Social performance is creating a place or space where social interaction can occur. This normally occurs through the arrangement of housing units or the space created between buildings. Architects usually approach fabric structures in terms of their novelty and long span capabilities, but there are so many other features which architectural fabrics bring to improve social interaction.

Retail has learned about the potential of fabric structures and multifamily buildings and garden apartments can learn the same. Main Street or the neighborhood corridor can be covered with either retractable awnings or street wide velas. Retractable systems are getting bigger, wider and capable of being used with new and more advanced materials. Domed stadiums are no longer trends in professional sports and the multi family market can see the benefits as well. Small scale tennis and recreational facilities and public amenities like bathrooms and corner stores can be fabric structures for large scale developments and shade and shelter is needed for areas like parking, transportation, and dining.

The Environmental performance is in some ways the most complex. Although, performance can be calculated in dollars and cents and in the BTU's and Kilowatts, it can also be very subjective as every person has a different comfort level. Another issue being addressed with regards to the environmental performance is the material itself. There is past, present and future interest in the environment and sustainability. Is the material durable, recyclable, environmentally friendly, assisting in LEED certification or giving off toxic gases to the environment? You can say that about any material. Fabric structures are made of very few materials and designed and made to improve human comfort. Their benefits include the reduction of direct UV to the skin, the impact on the land thru minimal foundations and by providing natural light to areas which might otherwise require artificial lighting and electricity.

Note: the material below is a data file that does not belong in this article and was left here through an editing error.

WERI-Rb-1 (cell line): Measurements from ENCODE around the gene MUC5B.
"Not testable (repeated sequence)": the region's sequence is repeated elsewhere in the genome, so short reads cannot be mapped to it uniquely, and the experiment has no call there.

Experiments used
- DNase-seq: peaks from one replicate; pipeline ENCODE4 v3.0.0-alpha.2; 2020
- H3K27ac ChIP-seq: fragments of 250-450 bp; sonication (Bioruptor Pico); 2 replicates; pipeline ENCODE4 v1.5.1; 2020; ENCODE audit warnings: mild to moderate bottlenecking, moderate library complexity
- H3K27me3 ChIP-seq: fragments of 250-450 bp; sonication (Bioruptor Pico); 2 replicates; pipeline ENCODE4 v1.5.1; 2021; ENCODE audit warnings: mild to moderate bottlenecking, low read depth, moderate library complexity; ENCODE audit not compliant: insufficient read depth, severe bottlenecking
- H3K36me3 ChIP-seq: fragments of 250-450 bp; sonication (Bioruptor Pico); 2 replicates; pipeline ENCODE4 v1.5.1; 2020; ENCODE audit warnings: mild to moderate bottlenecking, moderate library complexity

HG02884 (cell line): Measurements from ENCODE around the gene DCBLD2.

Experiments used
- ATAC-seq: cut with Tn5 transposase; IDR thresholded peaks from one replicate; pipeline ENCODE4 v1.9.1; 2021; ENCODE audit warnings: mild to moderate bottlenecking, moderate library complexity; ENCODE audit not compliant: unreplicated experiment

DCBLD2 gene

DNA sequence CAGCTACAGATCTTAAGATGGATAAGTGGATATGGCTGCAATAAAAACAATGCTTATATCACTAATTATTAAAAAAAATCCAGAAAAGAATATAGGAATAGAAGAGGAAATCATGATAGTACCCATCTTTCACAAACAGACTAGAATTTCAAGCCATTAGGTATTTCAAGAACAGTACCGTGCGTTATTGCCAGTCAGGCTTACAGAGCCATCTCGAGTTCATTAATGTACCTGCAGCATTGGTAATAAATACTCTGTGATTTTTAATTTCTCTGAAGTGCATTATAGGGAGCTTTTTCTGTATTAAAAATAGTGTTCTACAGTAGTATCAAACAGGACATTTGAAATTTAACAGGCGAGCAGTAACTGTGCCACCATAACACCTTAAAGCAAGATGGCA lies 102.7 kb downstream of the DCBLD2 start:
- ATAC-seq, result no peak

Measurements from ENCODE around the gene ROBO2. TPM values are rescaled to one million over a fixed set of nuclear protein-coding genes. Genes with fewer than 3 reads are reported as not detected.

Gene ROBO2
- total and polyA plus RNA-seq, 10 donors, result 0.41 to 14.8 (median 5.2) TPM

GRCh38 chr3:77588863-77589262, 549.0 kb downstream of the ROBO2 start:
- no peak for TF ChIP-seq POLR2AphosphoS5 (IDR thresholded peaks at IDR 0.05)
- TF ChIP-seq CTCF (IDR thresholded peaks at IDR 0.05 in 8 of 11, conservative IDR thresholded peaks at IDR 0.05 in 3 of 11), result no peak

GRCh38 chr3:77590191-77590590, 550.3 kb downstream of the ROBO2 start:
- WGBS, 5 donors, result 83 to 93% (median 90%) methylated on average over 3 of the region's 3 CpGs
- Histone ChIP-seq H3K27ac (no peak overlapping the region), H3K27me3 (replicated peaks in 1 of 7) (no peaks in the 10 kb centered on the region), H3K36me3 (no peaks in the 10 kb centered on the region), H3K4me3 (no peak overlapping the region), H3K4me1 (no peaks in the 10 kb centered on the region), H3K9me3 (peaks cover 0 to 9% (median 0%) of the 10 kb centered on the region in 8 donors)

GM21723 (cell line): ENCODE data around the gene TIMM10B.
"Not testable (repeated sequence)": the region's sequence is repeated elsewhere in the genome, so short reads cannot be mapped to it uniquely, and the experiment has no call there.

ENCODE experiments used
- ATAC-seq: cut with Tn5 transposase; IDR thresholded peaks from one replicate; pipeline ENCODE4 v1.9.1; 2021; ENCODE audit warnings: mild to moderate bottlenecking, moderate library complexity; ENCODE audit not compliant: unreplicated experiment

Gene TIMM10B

What is the future of Fabric Structures in Houses and Housing? With the rise in energy cost and real estate taxes nationwide, there may be more interest in creating temporary structures for outdoor living in single family homes. Do it yourself Pavilions, clear spans and pool enclosures are more than ever within reach. As for multifamily housing, the public spaces, roof and the parking lot are the places being considered for fabric structures. The social areas or play areas will see the greatest growth as the need for UV protection for children and elderly will increase. Today, the automobile is part of the nucleus family and it is being cared for like a child. Expect to see more covered parking. Lastly, Architects and designer are seeing the roof as a possible new source for interaction, energy and creativity. Enclosed Pools and partially covered "green roofs" are on the drawing boards as well as the use of photovoltaic on membrane structures. Ultimately, the key to any successful housing project or neighborhood development is its social performance.

Fabric Structures are coming home again!